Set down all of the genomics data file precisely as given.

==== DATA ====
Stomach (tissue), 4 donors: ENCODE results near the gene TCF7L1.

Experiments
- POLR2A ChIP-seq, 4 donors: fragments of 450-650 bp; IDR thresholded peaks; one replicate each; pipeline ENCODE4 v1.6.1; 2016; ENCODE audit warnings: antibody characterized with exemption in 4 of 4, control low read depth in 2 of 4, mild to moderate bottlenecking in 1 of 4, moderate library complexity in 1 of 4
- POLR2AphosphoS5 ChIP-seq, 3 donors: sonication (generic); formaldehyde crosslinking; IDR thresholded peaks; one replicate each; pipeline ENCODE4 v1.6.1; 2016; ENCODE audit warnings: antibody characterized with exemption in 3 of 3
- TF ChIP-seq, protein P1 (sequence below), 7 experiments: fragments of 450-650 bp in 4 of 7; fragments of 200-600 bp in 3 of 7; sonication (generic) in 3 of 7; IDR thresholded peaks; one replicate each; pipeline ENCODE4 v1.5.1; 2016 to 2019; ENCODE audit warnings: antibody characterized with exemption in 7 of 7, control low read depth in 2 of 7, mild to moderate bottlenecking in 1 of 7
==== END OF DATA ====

Stomach (tissue), 4 donors: ENCODE results near the gene TCF7L1.

Experiments
- POLR2A ChIP-seq, 4 donors: fragments of 450-650 bp; IDR thresholded peaks; one replicate each; pipeline ENCODE4 v1.6.1; 2016; ENCODE audit warnings: antibody characterized with exemption in 4 of 4, control low read depth in 2 of 4, mild to moderate bottlenecking in 1 of 4, moderate library complexity in 1 of 4
- POLR2AphosphoS5 ChIP-seq, 3 donors: sonication (generic); formaldehyde crosslinking; IDR thresholded peaks; one replicate each; pipeline ENCODE4 v1.6.1; 2016; ENCODE audit warnings: antibody characterized with exemption in 3 of 3
- TF ChIP-seq, protein P1 (sequence below), 7 experiments: fragments of 450-650 bp in 4 of 7; fragments of 200-600 bp in 3 of 7; sonication (generic) in 3 of 7; IDR thresholded peaks; one replicate each; pipeline ENCODE4 v1.5.1; 2016 to 2019; ENCODE audit warnings: antibody characterized with exemption in 7 of 7, control low read depth in 2 of 7, mild to moderate bottlenecking in 1 of 7